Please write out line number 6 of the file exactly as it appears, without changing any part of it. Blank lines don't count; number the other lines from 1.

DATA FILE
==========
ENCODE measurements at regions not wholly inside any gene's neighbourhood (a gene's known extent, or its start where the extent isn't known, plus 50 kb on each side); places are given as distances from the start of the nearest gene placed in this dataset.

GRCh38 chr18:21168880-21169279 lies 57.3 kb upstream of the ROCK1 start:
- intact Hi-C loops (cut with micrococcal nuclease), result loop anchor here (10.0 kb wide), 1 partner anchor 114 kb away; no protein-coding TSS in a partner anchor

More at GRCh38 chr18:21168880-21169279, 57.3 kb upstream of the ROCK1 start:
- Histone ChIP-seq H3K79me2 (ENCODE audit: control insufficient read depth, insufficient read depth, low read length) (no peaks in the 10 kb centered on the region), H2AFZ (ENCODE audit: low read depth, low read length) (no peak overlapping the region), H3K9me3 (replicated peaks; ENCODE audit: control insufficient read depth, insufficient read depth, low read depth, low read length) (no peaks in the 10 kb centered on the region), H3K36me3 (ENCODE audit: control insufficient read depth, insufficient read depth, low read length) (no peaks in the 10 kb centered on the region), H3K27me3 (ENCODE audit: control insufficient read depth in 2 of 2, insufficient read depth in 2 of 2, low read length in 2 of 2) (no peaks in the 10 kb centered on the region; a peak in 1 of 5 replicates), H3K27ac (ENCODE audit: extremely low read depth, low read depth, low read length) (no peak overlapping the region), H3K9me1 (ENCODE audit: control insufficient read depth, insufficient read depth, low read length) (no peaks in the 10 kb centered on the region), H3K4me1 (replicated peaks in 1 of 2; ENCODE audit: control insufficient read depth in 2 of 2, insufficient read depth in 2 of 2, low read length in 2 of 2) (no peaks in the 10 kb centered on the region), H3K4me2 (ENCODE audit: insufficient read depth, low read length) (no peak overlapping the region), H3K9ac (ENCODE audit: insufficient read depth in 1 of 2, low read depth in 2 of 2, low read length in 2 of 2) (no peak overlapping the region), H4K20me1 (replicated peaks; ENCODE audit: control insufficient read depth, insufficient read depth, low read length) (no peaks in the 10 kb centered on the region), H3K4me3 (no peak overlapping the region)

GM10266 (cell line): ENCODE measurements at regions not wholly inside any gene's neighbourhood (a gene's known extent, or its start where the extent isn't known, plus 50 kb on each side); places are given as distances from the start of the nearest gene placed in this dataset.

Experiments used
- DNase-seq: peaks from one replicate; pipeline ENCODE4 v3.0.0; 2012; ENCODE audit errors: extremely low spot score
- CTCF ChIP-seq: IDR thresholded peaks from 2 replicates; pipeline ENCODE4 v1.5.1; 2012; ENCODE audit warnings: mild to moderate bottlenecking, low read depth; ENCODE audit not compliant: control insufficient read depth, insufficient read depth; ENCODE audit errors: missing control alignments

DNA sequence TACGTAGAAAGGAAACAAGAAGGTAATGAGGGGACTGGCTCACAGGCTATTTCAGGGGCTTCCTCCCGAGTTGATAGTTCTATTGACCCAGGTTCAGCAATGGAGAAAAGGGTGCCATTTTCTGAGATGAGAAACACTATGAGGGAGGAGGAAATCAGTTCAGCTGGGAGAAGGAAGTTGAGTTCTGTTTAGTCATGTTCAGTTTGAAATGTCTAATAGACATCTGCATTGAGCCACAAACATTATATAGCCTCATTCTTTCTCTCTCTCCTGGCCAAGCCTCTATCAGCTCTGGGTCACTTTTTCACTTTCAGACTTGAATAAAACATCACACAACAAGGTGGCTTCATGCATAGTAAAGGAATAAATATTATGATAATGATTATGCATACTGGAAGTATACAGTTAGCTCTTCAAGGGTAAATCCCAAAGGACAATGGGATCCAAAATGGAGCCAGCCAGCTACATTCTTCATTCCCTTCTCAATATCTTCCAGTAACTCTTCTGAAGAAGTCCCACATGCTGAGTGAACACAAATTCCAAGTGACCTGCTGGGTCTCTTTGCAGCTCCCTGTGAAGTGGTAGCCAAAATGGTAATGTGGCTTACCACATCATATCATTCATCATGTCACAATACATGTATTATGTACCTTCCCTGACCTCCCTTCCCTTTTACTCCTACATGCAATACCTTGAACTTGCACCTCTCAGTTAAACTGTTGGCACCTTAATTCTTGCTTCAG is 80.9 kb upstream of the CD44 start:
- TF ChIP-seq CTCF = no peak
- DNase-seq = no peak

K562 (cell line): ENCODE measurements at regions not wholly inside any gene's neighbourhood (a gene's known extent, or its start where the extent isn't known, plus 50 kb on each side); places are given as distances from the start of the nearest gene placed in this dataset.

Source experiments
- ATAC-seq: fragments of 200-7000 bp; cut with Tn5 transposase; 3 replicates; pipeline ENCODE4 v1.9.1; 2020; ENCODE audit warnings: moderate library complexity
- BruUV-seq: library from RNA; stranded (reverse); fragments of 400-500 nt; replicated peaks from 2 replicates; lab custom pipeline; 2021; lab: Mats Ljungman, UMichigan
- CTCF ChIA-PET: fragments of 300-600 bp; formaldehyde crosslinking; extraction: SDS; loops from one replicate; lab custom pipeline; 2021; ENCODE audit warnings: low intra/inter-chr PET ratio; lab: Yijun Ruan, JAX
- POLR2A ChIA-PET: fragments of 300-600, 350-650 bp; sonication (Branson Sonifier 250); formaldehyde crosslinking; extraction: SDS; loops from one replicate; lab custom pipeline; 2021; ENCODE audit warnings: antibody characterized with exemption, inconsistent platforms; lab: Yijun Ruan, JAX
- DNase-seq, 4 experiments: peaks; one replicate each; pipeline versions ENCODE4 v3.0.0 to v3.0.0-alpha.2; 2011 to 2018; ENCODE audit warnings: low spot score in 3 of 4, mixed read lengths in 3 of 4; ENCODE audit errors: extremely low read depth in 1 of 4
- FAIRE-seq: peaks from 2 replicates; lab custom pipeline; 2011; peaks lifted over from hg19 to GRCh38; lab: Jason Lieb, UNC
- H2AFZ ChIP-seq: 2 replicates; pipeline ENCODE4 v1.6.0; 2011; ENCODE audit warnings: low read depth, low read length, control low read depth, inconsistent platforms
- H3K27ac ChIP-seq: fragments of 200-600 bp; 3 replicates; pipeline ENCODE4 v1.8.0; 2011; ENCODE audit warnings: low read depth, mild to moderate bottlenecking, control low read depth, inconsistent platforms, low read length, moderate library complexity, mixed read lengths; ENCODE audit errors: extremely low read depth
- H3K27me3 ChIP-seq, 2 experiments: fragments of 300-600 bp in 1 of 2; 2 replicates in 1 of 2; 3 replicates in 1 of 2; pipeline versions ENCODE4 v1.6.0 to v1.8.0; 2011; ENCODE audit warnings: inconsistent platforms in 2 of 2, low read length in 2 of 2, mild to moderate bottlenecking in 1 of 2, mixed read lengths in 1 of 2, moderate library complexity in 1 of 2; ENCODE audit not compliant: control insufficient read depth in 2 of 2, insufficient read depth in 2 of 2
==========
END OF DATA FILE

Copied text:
GM10266 (cell line): ENCODE measurements at regions not wholly inside any gene's neighbourhood (a gene's known extent, or its start where the extent isn't known, plus 50 kb on each side); places are given as distances from the start of the nearest gene placed in this dataset.